Companies and politicians play the same parochial games with the same sorry results

October 31, 2013

At first glance, you would think that the chief executives of taxophobic U.S. corporations and our less-than-stellar leaders in Washington have nothing in common. But you’d be wrong. What they share is a lack of shame and an excess of narrow thinking.

The similarity between C-suite tax avoiders and Washington reality avoiders struck me as I watched the debt-ceiling and government-shutdown debacle unfold. Listening to politicians say, “This is what voters in my district want,” reminded me of watching Apple chief executive Tim Cook invoke “shareholder value” during his May testimony at a Senate hearing that focused on the extraordinary games that Apple plays to avoid paying U.S. taxes on what anyone other than a tax lawyer would consider U.S. income. Not only was Cook not visibly embarrassed but he actually seemed proud of what the company was doing.

Pols and CEOs both justify their actions by citing obligations to their narrow constituencies. What about the fact that all Americans, conservative and liberal alike, would realize long-term benefits from having a functional government with predictable finances? Or the fact that shareholders would ultimately realize serious value from an increase in our nation’s well-being if big-time corporate tax avoiders decided they had an obligation to help pay for public education and infrastructure? Well, that’s when people trot out the John Maynard Keynes line, “In the long run, we are all dead.”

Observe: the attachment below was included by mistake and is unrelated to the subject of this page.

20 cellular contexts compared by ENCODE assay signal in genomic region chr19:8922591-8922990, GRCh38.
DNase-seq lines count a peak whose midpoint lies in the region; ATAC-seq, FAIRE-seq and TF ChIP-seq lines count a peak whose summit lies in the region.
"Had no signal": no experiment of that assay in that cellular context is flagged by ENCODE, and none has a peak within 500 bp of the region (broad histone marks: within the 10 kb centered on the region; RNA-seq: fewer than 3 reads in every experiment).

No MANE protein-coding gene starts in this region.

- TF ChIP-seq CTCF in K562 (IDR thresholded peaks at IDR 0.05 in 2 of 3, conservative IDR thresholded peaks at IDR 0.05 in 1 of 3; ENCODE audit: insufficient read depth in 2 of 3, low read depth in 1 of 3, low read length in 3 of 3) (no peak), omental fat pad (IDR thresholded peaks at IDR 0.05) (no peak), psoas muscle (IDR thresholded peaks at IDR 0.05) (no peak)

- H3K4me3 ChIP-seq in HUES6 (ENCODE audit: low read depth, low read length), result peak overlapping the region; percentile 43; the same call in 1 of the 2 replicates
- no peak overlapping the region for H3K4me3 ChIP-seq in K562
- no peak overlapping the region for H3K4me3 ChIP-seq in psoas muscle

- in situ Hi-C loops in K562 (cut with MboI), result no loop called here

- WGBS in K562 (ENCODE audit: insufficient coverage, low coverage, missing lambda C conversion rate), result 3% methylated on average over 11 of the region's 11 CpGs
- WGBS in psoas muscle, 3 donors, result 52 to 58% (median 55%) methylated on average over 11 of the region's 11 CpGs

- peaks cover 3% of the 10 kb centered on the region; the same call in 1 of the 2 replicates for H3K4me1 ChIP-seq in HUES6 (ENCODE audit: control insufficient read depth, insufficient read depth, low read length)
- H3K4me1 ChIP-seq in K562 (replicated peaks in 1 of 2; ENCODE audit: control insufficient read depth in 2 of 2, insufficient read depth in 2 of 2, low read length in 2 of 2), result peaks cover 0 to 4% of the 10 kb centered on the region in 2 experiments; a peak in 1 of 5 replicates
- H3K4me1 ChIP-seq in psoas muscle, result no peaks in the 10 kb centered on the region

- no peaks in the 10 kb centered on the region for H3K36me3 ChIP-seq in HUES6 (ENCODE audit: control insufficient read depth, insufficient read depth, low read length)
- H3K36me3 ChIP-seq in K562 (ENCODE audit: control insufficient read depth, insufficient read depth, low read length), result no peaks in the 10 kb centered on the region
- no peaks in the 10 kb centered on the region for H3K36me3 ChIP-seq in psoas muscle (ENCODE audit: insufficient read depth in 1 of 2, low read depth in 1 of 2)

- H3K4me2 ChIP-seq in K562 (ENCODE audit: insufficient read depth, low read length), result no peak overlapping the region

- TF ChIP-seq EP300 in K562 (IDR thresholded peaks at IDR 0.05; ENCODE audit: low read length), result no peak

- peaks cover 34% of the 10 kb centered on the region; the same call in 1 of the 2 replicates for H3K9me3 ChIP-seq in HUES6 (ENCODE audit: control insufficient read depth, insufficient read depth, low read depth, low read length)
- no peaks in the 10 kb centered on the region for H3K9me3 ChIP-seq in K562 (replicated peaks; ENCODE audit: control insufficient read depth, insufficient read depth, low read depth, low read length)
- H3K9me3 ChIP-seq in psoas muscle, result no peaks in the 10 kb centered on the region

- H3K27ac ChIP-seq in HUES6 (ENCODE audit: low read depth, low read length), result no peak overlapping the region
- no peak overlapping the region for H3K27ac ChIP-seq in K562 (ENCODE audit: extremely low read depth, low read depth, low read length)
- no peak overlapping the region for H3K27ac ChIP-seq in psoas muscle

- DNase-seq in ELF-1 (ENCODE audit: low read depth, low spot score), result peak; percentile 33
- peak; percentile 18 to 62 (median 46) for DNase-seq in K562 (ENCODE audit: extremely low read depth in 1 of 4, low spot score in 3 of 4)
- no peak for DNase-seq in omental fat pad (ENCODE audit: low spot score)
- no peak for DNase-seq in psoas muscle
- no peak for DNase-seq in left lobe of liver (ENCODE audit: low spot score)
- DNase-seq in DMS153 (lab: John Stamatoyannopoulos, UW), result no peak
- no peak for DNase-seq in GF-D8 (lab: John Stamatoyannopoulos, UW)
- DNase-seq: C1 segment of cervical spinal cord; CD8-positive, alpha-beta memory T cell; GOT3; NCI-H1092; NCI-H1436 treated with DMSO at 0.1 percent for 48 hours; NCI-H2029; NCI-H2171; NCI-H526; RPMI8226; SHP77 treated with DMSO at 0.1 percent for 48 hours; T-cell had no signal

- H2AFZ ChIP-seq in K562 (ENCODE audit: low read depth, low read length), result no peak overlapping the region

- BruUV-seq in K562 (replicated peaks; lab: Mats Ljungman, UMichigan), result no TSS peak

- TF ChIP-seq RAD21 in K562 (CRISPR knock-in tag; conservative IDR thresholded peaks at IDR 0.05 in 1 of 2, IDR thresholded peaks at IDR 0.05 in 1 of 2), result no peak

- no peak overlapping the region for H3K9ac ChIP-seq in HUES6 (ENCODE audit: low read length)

Look, it’s easy to understand why companies (perfectly legally) avoid taxes. Lower taxes mean higher profits, which presumably translate into higher stock prices. However, going to extraordinary lengths to avoid taxes helps undermine companies’ long-term interests by hurting society and by giving average people yet another reason to detest Big Business.

It’s also easy to understand why politicians would rather pander to their constituents than act in the national interest. It’s safer. If you’re a tea party type who compromises or a liberal who tells Social Security recipients that the program in its current form is unsustainable, you risk losing your job.

I have a belief, possibly naive, that when you’re entrusted with corporate or political leadership, you’re supposed to lead rather than stick your finger in the air, divine the prevailing wind and follow it. But maybe that’s just me.

However, I actually see a few glimmers of hope. Some of the fanatics who caused the government shutdown and fomented the debt-ceiling crisis are catching heat for having damaged conservatives’ long-term interests. Which, in fact, they did. And I’ve even seen a company do the right thing because it was embarrassed. Not in the United States, but in England, where an uproar erupted last year after a superb series by Reuters about the tax-avoidance games played by Starbucks, which, Reuters reported, told shareholders it was making big profits in England but filed U.K. tax returns showing losses. My favorite part was Starbucks U.K. buying coffee beans from a Swiss affiliate that benefited from an agricultural tax break.

As a result of the blowback, Starbucks paid £10 million pounds (about $16 million) of U.K. taxes voluntarily. Hello? What’s going on? I asked Starbucks why it was voluntarily paying taxes. The answer, from Corey duBrowa, Starbucks’ senior vice president for global communications: “We believe that acting responsibly makes good business sense, and the payment of corporate tax in the U.K. is a good example of this ethos in action.”

Alas, two other U.S. companies harpooned by Reuters — Google and Amazon (whose founder, Jeff Bezos, owns The Washington Post) — felt no obligation to do anything. But Starbucks’ deciding that it’s good business to pay taxes is really encouraging. So is the intra-conservative debate between pragmatists and fanatics. Liberals may be next. If we get lucky, shame and political compromise may yet become trendy. 

Sloan is Fortune magazine’s senior editor at large.

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